Bossing It: Katy Thorbahn on the Importance of Observing and Doing
Katy Thorbahn, partner and managing director at Shiny, is a dynamic and inspiring leader who has spent over 30 years serving as a trusted advisor for some of the world's most respected brands. Her big agency experience at reputable firms like Razorfish paired with co-founding strategic creative agency, Shiny, allows her to forecast on-trend branding and execute best-in-class directions for her teams and clients. Katy's strategic thinking and game-changing results have garnered her recognition as a Woman of Distinction in the Philadelphia Business Journal, Best Executive in the Services Business for the Stevie Awards, and several honours with the Addys and Dead Work Awards. Over the course of her career, she has created award-winning campaigns recognized for their effectiveness. She has led work for brands like JPMorgan Chase, Lutron Electronics, Johnson & Johnson, Pfizer, and Rite-Aid, to name a few. Katy continues to drive transformative growth in the industry through her passion for empowering women.
LBB> What was your first experience of leadership?
Katy> I had been in some leadership roles in high school like the class council and such, but the first time I ever considered my name and 'leader' in the same sentence came at the beginning of my first year at college. My school pioneered a programme to teach women leadership skills which consisted of academic classes augmented by seminars and other learning opportunities over the four years of college. It was invitation-only to apply, and I was flabbergasted when I received one of those invitations. It was a tremendous programme that introduced me to the idea of leadership, and especially the specific challenges of being a woman leader. I’m grateful to whoever nominated me, though it was kept confidential so I don’t know who to thank!
LBB> How did you figure out what kind of leader you wanted to be – or what kind of leader you didn’t want to be?
Katy> Like many things in life, I figured this out primarily by observing and experiencing different types of leadership styles firsthand. I have been fortunate to work for and with many talented leaders and in some ways, just as fortunate to work with some poor leaders. Seeing what I didn’t want to be was in many ways more instructive than just seeing positive examples.
LBB> What experience or moment gave you your biggest lesson in leadership?
Katy> Wow…a single moment or experience is hard to identify. I can’t remember any one of those single, thunderclap kind of moments. But I do remember lessons learned from talented leaders like Brad Aronson, founder at i-FRONTIER, who is probably the most authentic, focused, and caring person I’ve had the pleasure to work with. Or from Clark Kokich, who, while CEO at Razorfish had a rule that issues discussed at the leadership team level were hashed out as a team, no backchannel messages or jockeying. You said it in the room, or you didn’t say it at all. Sydney Hunsdale who was global chief operating officer at Razorfish showed me how to show up as a woman in a room and level in an industry primarily dominated by men, and not only how to hold your own, but thrive. (She also introduced me to an excellent Indian restaurant in London which was a great lesson of another kind.)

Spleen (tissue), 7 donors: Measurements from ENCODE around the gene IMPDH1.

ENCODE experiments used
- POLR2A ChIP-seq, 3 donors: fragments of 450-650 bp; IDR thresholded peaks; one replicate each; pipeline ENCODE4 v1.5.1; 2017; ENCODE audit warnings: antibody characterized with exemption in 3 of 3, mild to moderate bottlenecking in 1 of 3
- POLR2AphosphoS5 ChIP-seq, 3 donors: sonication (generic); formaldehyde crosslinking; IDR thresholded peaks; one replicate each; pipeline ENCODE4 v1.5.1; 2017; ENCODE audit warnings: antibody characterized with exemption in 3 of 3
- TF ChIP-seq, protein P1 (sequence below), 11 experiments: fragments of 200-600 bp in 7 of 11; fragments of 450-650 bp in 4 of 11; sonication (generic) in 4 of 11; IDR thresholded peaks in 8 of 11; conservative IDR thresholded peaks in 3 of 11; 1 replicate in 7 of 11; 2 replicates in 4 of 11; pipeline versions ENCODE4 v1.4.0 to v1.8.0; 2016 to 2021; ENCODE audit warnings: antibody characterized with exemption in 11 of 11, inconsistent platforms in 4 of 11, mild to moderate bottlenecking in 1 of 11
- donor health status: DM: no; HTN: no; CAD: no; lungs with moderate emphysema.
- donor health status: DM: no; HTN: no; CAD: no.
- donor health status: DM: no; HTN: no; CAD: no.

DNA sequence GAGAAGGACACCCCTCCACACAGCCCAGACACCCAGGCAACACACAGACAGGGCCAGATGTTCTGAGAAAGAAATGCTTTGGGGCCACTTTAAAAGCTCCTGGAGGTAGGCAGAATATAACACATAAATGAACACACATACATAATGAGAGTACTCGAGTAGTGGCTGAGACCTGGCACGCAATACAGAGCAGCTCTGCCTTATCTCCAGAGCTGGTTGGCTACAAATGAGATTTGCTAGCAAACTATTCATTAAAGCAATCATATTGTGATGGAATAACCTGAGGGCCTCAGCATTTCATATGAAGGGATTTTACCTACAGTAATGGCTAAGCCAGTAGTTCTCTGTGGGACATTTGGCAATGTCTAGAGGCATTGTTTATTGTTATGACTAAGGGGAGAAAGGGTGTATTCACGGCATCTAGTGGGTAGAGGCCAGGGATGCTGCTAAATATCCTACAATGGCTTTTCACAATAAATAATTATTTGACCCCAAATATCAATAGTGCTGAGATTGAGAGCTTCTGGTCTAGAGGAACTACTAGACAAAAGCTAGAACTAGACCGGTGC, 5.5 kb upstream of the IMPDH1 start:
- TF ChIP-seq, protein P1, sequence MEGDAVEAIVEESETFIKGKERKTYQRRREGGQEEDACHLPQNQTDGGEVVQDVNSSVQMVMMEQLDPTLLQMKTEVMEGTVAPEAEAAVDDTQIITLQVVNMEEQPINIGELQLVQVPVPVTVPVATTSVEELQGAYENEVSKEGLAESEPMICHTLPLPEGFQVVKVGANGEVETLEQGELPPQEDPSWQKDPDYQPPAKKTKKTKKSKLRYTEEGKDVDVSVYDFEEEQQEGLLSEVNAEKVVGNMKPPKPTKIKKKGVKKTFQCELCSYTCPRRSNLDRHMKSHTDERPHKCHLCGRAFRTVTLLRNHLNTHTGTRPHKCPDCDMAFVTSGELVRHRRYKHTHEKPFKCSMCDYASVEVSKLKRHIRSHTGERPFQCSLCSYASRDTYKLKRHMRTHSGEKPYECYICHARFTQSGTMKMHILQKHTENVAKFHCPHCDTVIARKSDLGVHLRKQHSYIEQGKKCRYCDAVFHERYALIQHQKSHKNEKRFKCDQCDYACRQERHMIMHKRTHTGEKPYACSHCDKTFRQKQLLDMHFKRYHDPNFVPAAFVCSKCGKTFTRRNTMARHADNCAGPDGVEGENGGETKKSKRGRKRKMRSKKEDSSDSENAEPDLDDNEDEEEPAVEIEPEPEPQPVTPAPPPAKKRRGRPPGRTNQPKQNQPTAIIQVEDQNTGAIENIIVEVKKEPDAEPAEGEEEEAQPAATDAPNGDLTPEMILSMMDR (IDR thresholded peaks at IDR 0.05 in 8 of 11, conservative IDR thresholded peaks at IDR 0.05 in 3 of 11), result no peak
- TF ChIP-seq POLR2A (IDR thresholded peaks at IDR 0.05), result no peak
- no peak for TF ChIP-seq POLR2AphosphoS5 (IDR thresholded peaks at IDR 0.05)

LBB> Did you know you always wanted to take on a leadership role? If so how did you work towards it and if not, when did you start realising that you had it in you?
Katy> Not really. I knew I wanted to work in advertising and once I landed that first job, I just dedicated myself to doing the best work I could, without a lot of thought about what would come next. What happened to me is that others saw my potential long before I did and began talking to me about it and giving me opportunities to spread my wings that I probably would not have done on my own. It wasn’t until I was given the opportunity to run the client services department at i-FRONTIER (which became part of Razorfish) that it really hit me that maybe I could be a business leader.
LBB> When it comes to ‘leadership’ as a skill, how much do you think is a natural part of personality, how much can be taught and learned?
Katy> When I was a student at the University of Richmond (in Richmond, Virginia) the University announced the creation of the Jepson School of Leadership Studies. At the moment, I thought…that’s crazy! You can’t learn leadership, you either have it or you don’t. I no longer believe that’s true. Like most skills, some people have a more innate ability to lead, but that doesn't preclude other people from improving their skills and being just as effective. It just takes more focus and effort.
LBB> What are the aspects of leadership that you find most personally challenging? And how do you work through them?
Katy> There is a lot about leadership that I find challenging. The biggest is like many people (women in particular) I suffer from imposter syndrome. How that has played out for me in terms of leadership is that I would downplay my role as a leader, almost being apologetic about it. I remember one of my CEOs telling me that given my role and responsibilities people would always be paying close attention to what I do and say and looking to model their behaviour based on what they think I value. I was kind of blown away by that; it just felt so unreal that anyone would care what I thought or valued to that extent. Thankfully, being aware of my proclivity towards that way of thinking has really helped me put those ideas to the side so I can more fully show up as I and the team deserve.
LBB> Have you ever felt like you've failed whilst in charge? How did you address the issue and what did you learn from it?